That doesn't sound very progressive, until it's compared to the situation in corporate and political America. The percentage of African-American coaches in pro and college sport far exceeds the percentage of African-American CEOs. When Clarence Otis, Jr., became the CEO of Darden Restaurants in 2004, he was one of only four African-American CEOs at a Fortune 500 company. And when Barack Obama was elected to the U.S. Senate in 2004, he became only the second popularly elected African-American senator ever, and the first in nearly 30 years.

The Oakland A's
Steve Grayson/WireImage.comThe Oakland A's pause for a moment of silence in memory of O'Neil prior to Game 1 of the ALCS.
Integrated sports have led to many benefits -- first and foremost, sports simply bring people together. Sports have bridged cultural gaps and built community by modeling the concept of teamwork. When we play together as a team, we see that we have common ground, even as we see that we also have differences that can make us better. There are innumerable aspects of sport that can lead to better character. Many of these traits can be found in other areas of our lives, too, but the bringing together of people across racial boundaries is a very important part of the world of sport.

Ironically, white America didn't really discover O'Neil until he was featured in Ken Burns' PBS documentary on baseball in 1994, when he was 82 years old. For the next 12 years, he was featured in dozens of national print and broadcast interviews. Once he was in that national limelight, he brought people together across the color lines.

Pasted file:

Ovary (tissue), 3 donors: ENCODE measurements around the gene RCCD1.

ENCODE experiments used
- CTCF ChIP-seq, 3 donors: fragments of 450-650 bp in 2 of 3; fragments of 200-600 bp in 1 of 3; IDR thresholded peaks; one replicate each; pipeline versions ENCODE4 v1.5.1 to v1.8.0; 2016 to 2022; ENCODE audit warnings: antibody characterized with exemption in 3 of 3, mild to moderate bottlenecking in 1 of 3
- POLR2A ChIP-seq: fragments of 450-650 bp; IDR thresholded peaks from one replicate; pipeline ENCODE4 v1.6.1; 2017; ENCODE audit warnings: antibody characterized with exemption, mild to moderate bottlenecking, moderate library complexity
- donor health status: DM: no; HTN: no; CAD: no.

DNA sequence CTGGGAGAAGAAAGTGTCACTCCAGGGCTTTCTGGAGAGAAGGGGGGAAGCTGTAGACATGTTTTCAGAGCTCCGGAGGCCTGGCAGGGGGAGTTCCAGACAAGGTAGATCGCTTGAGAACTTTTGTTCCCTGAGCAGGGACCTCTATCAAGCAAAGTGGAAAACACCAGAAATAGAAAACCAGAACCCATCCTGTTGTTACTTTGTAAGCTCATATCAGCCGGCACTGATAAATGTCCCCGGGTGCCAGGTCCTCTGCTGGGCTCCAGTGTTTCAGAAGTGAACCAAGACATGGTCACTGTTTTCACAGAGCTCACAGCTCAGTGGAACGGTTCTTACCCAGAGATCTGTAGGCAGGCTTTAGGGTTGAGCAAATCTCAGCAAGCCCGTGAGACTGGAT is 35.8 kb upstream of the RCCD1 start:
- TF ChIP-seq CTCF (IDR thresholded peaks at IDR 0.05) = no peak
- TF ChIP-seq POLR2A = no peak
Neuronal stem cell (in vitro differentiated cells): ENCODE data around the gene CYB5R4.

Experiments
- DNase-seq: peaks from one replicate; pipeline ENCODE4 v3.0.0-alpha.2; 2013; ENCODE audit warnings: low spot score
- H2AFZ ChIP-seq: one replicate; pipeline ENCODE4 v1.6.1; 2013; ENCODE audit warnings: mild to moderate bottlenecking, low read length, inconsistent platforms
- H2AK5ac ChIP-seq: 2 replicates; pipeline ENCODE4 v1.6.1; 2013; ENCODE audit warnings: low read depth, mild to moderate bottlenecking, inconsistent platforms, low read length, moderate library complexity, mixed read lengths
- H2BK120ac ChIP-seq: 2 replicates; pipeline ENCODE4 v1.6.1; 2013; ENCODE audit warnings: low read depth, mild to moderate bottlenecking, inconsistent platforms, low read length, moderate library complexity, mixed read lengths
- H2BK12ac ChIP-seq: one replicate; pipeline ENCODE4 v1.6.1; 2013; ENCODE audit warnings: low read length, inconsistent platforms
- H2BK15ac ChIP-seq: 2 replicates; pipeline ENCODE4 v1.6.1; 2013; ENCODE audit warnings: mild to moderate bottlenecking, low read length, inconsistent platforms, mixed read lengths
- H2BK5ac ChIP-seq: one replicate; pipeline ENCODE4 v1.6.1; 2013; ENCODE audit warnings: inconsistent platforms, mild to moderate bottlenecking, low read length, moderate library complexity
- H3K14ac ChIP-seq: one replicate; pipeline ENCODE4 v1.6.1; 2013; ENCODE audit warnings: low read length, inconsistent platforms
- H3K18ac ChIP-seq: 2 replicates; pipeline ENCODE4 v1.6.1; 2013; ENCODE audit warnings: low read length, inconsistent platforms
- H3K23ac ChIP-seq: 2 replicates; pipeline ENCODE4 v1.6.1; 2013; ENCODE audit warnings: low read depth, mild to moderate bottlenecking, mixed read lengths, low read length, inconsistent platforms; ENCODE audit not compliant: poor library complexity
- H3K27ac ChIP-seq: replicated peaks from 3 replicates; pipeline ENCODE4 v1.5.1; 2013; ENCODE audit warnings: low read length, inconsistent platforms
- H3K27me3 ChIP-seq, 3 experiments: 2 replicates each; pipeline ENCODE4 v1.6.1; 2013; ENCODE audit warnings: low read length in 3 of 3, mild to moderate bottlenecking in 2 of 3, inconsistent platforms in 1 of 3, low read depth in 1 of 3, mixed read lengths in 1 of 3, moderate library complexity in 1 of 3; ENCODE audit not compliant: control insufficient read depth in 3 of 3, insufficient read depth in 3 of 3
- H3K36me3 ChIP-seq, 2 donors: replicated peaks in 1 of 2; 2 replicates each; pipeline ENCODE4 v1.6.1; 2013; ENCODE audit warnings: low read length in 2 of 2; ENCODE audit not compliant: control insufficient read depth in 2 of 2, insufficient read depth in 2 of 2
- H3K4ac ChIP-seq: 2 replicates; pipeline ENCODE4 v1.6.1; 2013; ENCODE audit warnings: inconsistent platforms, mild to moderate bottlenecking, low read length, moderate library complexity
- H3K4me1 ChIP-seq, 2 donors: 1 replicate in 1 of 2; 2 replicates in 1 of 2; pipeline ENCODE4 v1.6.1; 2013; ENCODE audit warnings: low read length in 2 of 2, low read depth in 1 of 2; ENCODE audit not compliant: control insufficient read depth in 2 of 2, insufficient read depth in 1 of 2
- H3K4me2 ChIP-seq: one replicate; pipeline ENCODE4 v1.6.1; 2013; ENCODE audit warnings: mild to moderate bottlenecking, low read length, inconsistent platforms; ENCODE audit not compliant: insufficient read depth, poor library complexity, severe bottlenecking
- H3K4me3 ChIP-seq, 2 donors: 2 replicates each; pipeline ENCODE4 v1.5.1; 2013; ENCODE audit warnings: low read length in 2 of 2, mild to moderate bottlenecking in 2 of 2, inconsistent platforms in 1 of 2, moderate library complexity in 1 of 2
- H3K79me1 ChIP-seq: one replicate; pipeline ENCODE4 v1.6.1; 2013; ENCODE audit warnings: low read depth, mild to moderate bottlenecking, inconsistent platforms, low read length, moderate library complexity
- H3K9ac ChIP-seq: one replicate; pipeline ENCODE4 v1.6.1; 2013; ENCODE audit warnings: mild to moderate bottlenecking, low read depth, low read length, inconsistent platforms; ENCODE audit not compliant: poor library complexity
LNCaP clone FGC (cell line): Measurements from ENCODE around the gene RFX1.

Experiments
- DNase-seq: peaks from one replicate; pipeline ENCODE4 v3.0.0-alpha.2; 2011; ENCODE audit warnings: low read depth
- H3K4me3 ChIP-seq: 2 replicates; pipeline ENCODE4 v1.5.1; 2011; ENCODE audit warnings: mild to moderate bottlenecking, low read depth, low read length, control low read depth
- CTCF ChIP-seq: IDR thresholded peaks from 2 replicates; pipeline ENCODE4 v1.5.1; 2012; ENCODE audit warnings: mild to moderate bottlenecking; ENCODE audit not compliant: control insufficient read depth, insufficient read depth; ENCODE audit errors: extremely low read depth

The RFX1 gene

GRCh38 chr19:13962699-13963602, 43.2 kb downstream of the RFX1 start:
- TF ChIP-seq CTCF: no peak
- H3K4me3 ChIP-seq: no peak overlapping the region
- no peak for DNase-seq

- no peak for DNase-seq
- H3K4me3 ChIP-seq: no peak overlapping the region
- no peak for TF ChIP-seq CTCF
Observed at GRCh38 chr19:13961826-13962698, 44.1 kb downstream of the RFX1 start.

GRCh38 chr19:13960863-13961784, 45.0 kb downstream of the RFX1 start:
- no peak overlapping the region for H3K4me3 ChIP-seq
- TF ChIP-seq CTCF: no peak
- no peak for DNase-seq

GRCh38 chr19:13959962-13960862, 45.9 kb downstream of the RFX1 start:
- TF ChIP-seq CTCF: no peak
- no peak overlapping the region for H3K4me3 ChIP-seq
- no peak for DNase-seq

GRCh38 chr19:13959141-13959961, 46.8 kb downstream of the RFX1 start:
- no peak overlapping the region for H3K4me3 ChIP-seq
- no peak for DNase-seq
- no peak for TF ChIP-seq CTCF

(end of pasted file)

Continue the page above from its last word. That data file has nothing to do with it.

O'Neil, in spite of the fact that he missed so many opportunities for himself, often told friends, "I was right on time." He would say he had no regrets, even after he wasn't selected for the Hall of Fame this year.

As quoted in the Kansas City Star, he addressed nearly 200 friends who had gathered to celebrate the induction that didn't happen. "God's been good to me. They didn't think Buck was good enough to be in the Hall of Fame. That's the way they thought about it and that's the way it is, so we're going to live with that. Now, if I'm a Hall of Famer for you, that's all right with me. Just keep loving old Buck. Don't weep for Buck. No, man, be happy, be thankful."

Perhaps O'Neil's graciousness was borne of the wisdom and perspective that comes from knowing that his sacrifices made so much possible for so many others. While he never experienced his own induction into the Baseball Hall of Fame, the thank-you letters, calls and comments he received over the decades all count on the selection ballot for the Human Hall of Fame.

Thanks, Buck.

Richard E. Lapchick is the Chair of the DeVos Sport Business Management Graduate Program in the College of Business Administration at the University of Central Florida. The author of 12 books, Lapchick also directs UCF's Institute for Diversity and Ethics in Sport, is the author of the annual Racial and Gender Report Card, and is the Director of the National Consortium for Academics and Sport. He has joined ESPN.com as a regular commentator on issues of diversity in sport.

Richard Lapchick

Contributing Writer, ESPN.com